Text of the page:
Checklists for reviewing your office infection control
Check out these miscellaneous infection-control procedures. This is the last in a series of checklists for reviewing your office infection control. The series started in the November 1999 RDH and has covered office recordkeeping, infection-control training, hepatitis B vaccination, post-exposure medical evaluations, barrier protection, aseptic techniques, instrument processing, surface asepsis, and waste management. In this issue, we include a variety of remaining procedures on handwashing, redu
Check out these miscellaneous infection-control procedures. This is the last in a series of checklists for reviewing your office infection control. The series started in the November 1999 RDH and has covered office recordkeeping, infection-control training, hepatitis B vaccination, post-exposure medical evaluations, barrier protection, aseptic techniques, instrument processing, surface asepsis, and waste management. In this issue, we include a variety of remaining procedures on handwashing, reducing microbe spread, laundering, and safety procedures.
Chris Miller, PhD
* Wash hands at the beginning of the day, just before gloving, after removing gloves, before touching clean patient-care supplies, before applying clean barriers to operatory surfaces, before leaving the restroom, before eating, before applying cosmetics or contact lenses, before leaving the office, whenever hands may have become contaminated with patient fluids.
* Clean fingernails gently to avoid enhancing breaks in the skin. Remove hand jewelry and use a liquid antimicrobial handwashing agent when preparing for patient-care activities. For routine handwashing, vigorously lather the hands for about 20 seconds and thoroughly rinse with cool to warm water for about 10 seconds. Repeat the lathering and rinsing and dry hands, then forearms, with clean paper towels, and use the towels to turn off hand-controlled sink faucets.
* Consider foot-operated or other hands-free sink faucets and liquid detergent-dispensing controls. Avoid using bar soap for it may harbor microbes from the hand of a previous user.
* Avoid washing gloves with detergents for this may enhance wicking of materials through any defects that may be present in the glove. Rinsing examination gloves under the faucet (with water only) to remove excess powder (cornstarch) and patting the gloves dry with clean paper towels is acceptable, if desired, before routine non-surgical dental procedures.
Reducing microbe spread
* Minimize spraying or spattering of patient`s oral fluids by using the high-volume evacuation system and a rubber dam (which are seldom or never used during prophylactic care).
* Consider the preprocedure use of an antimicrobial mouthrinse for patients to temporarily reduce the levels of oral microbes.
* Consider the use of disposable items (e.g., HVE tips, 3-way syringe tips, prophy angles) and dispose of these items after use on a single patient.
* Consider dispensing sterilized cotton forceps with each patient set-up to aseptically retrieve items at chairside during patient-treatment sessions. Avoid reaching into bulk-supply containers or drawers of supplies while wearing contaminated gloves.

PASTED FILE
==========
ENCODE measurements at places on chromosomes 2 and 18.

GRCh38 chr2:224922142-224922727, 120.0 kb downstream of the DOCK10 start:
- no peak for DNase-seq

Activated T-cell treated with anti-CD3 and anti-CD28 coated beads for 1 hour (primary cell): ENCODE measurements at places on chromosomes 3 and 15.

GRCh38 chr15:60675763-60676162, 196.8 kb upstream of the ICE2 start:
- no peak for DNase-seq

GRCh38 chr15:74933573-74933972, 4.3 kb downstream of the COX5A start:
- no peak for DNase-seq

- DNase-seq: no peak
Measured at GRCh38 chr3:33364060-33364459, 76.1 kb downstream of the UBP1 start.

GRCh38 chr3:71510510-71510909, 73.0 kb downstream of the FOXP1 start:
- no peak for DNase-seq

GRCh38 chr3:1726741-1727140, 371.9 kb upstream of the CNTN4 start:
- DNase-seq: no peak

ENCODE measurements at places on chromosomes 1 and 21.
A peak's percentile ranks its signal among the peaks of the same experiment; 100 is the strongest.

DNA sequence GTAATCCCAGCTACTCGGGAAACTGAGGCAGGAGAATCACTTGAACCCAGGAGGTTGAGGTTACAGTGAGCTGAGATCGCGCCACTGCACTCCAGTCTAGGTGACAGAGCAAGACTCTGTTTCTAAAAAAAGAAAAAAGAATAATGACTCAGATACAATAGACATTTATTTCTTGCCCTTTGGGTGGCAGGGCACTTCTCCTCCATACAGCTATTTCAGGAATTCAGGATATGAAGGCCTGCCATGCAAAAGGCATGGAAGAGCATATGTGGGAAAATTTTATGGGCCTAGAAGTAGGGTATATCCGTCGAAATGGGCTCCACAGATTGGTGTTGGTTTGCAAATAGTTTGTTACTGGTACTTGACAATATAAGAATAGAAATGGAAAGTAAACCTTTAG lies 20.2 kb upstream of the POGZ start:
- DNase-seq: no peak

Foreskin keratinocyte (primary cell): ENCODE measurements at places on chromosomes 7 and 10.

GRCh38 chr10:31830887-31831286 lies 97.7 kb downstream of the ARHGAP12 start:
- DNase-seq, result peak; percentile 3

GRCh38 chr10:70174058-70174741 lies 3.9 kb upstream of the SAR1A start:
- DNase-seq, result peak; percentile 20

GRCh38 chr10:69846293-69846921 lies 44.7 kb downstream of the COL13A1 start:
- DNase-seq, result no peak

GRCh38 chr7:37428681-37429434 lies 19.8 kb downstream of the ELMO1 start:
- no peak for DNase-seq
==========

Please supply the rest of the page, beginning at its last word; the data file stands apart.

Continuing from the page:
* Sterilize or disinfect equipment or other items (e.g., handpieces) before they are repaired or sent out for repair or replacement. If a part of a contaminated item cannot be decontaminated before repair, identify and label that part so precautions can be taken by anyone who must contact that part.
* Use closed, leak-proof, biohazard-labeled containers to store, transport, or ship items contaminated with patients materials (e.g., tissue, teeth, impressions, or other items that have not been decontaminated).
* Handle contaminated laundry (e.g., linens, gowns, clinic jackets, other protective clothing) as little as possible with minimum agitation and only while wearing gloves, protective clothing, and, when needed, eyeglasses and masks.
* Place contaminated laundry in a bag or other container that is red or marked with a biohazard symbol. If all laundry in the office is handled under universal precautions (e.g., while wearing personal protective barriers), the laundry containers need not be red or have a biohazard symbol affixed, but all employees must be trained to recognize the containers of contaminated laundry. If contaminated laundry is wet, the containers must prevent leakage and soak-through.
* Launder reusable items on site or send to a commercial laundry. If the commercial laundry uses universal precautions in handling all laundry, the office laundry containers need not be biohazard-labeled.
* Contaminated reusable sharp instruments are placed in containers that are puncture-resistant, leakproof, colored red, or marked with a biohazard symbol until the instruments are decontaminated (e.g., cleaned and readied for sterilization).
* Contaminated reusable sharp instruments are not stored or processed in a fashion that would require one to blindly reach by hand into the container, risking injury while retrieving the instruments.
* Eating, drinking, smoking, applying cosmetics, and handling contact lenses do not occur in the treatment rooms or instrument-reprocessing area or in other sites where patient blood or saliva may be present in the environment.
* Food and drink are not stored in areas (e.g., refrigerators, cabinets, shelves, and countertops) where surfaces or items contaminated with patients` blood or saliva may be present.
In summary, the checklists provided in the last five RDH issues have offered a fairly comprehensive mechanism for you to review your office infection control. I hope they have been helpful.
Chris Miller, PhD, is professor of oral microbiology and associate dean at the Indiana University School of Dentistry.